You need 1) a piece of cardstock, 2) a can of quilt basting spray, and 3) a piece of washed, ironed (NOT starched) fabric for your label at least as large as the cardstock.

Lay the cardstock on a sheet of newsprint or freezer paper, etc. to catch any overspray. Give it a good spray overall with the basting spray, being very sure to get all the edges, especially the top and bottom edges. Lay fabric on top of the cardstock and smooth out so it's all very flat. Unless you have really "dampened" your cardstock, you shouldn't need to put the cardstock/fabric under a book or anything; just give it a few minutes to be sure it is absolutely dry.

With your rotary cutter, trim the fabric exactly to the edges of the cardstock. Place in your printer in the proper way so the fabric meets the ink cartridges (on mine, as with most printers, the fabric goes in the tray face down and comes out face up with the image thereon).

HERE ARE SOME PRINTING TIPS:

Start your label at least a couple inches down the page. That way, if your printer happens to "hesitate" just a tad when it's grabbing the cardstock/fabric, it will have settled after the first inch or two and your image won't be distorted.

Set your printer up for "BEST" quality. That ensures that you're going to get maximum ink and saturation on the fabric without a "bleed."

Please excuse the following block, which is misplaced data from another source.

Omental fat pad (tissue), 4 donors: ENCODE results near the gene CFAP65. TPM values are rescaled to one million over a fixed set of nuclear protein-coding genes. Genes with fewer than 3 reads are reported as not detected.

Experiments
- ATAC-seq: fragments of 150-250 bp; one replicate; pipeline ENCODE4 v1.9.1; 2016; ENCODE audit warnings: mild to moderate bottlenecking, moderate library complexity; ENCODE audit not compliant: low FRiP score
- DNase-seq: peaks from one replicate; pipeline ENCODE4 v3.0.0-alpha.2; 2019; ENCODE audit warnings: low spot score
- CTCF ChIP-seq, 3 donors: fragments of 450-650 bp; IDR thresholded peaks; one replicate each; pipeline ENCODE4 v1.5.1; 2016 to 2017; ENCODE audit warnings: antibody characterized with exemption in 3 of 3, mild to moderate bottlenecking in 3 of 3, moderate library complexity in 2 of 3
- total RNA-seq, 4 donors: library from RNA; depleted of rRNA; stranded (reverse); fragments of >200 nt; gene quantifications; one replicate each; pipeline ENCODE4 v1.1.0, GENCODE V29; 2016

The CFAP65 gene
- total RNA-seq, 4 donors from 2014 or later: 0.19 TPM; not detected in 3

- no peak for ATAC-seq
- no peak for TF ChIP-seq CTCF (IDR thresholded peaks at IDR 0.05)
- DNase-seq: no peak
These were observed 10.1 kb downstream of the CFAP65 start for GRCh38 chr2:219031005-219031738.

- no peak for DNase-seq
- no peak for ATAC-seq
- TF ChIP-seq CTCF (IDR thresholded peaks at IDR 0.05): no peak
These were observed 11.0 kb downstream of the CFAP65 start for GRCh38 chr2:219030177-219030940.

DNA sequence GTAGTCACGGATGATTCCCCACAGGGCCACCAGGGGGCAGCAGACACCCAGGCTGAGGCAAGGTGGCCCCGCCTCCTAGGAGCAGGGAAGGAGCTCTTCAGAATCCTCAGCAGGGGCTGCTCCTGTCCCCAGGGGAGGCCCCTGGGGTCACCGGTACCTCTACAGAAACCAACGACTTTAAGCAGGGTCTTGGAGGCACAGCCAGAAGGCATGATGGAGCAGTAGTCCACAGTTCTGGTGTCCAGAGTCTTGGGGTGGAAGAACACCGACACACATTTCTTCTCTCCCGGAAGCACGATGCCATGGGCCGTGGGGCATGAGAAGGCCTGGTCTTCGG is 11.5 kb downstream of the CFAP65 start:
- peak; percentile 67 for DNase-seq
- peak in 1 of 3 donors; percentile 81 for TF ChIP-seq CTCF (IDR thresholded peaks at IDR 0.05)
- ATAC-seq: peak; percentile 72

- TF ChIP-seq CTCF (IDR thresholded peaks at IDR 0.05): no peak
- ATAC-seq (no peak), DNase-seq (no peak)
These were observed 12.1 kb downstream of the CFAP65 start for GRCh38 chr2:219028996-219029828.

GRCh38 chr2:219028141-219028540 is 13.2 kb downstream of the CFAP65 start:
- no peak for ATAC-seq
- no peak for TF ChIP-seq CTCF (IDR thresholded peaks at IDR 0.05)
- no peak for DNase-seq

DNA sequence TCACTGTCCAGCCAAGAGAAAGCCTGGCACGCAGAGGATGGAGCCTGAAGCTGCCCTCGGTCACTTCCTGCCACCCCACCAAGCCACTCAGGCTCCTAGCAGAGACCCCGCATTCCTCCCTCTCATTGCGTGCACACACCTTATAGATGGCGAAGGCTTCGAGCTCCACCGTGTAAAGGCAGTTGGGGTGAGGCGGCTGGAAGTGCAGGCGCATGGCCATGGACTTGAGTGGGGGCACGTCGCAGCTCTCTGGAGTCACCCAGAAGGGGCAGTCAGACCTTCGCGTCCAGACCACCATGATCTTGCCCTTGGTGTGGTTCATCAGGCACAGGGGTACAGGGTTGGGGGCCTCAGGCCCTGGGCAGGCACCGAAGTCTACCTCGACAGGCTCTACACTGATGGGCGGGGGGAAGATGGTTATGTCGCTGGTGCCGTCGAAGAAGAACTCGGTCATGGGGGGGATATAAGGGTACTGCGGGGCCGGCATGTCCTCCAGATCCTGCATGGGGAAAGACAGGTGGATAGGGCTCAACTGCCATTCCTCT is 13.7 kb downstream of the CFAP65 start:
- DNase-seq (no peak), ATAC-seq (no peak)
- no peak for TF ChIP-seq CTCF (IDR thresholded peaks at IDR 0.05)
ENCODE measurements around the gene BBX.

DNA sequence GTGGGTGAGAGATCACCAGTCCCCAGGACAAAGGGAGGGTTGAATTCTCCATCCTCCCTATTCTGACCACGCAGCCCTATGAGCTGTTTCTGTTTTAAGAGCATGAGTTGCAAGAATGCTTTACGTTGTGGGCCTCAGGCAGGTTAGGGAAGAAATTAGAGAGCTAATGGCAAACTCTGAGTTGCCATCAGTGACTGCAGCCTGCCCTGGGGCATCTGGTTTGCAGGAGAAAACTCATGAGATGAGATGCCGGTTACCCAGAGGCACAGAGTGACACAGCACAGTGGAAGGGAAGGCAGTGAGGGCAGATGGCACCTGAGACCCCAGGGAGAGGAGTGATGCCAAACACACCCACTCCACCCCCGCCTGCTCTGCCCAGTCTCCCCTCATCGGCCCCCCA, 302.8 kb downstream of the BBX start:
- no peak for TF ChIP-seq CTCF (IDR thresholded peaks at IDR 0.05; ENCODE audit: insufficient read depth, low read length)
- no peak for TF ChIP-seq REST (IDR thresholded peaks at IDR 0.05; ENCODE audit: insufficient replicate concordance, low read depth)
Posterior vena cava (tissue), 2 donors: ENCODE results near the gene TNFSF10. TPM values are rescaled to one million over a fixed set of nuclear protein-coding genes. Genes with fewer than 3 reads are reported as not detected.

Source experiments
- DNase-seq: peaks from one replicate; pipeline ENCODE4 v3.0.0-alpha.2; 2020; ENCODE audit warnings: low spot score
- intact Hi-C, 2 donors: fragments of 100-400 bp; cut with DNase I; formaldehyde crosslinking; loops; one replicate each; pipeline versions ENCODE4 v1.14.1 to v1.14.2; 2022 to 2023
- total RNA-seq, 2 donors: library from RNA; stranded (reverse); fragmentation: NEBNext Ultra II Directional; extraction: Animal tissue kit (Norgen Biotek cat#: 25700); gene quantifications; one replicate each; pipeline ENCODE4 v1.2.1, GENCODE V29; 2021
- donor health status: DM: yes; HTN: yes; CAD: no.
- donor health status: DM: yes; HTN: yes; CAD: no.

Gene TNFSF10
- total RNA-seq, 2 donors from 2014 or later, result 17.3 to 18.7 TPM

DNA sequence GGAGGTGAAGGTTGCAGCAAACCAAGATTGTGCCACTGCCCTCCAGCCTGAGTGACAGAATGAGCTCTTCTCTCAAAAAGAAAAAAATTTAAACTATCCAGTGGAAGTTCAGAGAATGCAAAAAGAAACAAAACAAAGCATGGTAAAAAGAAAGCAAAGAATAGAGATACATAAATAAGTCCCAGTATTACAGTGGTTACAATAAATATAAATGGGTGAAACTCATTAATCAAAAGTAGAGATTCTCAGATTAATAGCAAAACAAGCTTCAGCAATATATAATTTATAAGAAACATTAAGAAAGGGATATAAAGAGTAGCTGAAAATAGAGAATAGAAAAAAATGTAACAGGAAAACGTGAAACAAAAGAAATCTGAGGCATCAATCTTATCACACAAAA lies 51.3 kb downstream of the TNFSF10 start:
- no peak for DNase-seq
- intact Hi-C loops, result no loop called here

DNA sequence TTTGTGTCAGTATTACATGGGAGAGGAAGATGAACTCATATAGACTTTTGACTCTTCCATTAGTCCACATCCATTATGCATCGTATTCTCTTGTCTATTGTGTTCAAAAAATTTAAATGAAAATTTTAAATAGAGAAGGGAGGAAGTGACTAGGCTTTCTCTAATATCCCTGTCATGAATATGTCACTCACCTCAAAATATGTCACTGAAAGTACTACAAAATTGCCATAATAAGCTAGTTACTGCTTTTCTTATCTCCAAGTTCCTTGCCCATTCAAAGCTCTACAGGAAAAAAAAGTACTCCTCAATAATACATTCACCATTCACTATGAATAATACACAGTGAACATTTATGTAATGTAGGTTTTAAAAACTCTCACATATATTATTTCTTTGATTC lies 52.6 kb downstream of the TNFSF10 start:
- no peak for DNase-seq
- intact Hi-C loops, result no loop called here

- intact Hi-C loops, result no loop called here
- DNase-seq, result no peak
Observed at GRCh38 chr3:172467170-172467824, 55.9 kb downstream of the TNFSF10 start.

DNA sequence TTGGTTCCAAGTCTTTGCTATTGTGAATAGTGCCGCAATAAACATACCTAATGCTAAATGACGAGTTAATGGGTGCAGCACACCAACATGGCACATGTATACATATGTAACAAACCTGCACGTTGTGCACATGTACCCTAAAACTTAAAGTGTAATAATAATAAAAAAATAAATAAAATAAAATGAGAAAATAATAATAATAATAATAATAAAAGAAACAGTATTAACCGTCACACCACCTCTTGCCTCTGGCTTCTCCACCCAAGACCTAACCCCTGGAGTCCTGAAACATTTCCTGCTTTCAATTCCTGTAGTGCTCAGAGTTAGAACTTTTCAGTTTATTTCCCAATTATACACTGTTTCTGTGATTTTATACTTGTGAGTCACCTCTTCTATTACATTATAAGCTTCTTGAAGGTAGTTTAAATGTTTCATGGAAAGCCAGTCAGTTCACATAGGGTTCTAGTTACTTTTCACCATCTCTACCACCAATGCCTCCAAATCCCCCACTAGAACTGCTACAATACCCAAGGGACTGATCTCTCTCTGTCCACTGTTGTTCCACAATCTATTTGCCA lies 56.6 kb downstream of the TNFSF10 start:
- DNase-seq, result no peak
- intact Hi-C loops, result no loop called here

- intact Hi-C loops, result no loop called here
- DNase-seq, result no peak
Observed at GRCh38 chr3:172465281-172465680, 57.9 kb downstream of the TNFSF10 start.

Let the newly printed image set for at least 10 minutes, then iron with a piece of unstarched fabric over the image. MAKE SURE TO USE YOUR IRON ON DRY AND TRY IT OUT BEFORE PUTTING IT OVER THE LABEL TO MAKE SURE ALL THE WATER/STEAM IS GONE. Set it on high heat and iron over it several times with the piece of fabric over it. This "sets" the ink. Let cool thoroughly before cutting and sewing it.

THE PRINTER I USE:
I have used inkjets (HPs mostly), but I've had the absolute most resounding success with my KODAK ESP7 printer which uses pigment inks, unlike the inket cartridges. The inkjets will work, but I think the pigment inks are somewhat more lasting.

(Well, I certainly didn't think I'd go on so long, but perhaps this will help.) Thanks for your time. ~Jo
are you saying that buying the pretreated fabrics are not necessary? And we don't need the bubblejet solution? We don't have to treat the fabric with all these expensive things?
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Old 08-25-2010, 05:00 PM
  #50  
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No, but the printer has to be Epson and use Durabrite or Durachrome inks. Regular printers use a dye based ink and Epson uses a pigment dyed ink. I've made labels with it and they come out so clear and vivid. I bought this when my HP wore out, and I was tired of the high prices of pre-treated fabrics. Here are 2 links about it:
blog.craftzine.com/archive/.../how-to_print_on_fabric_with_an.html ;
http://www.linda-matthews.com/printi...-printer-inks/ Judy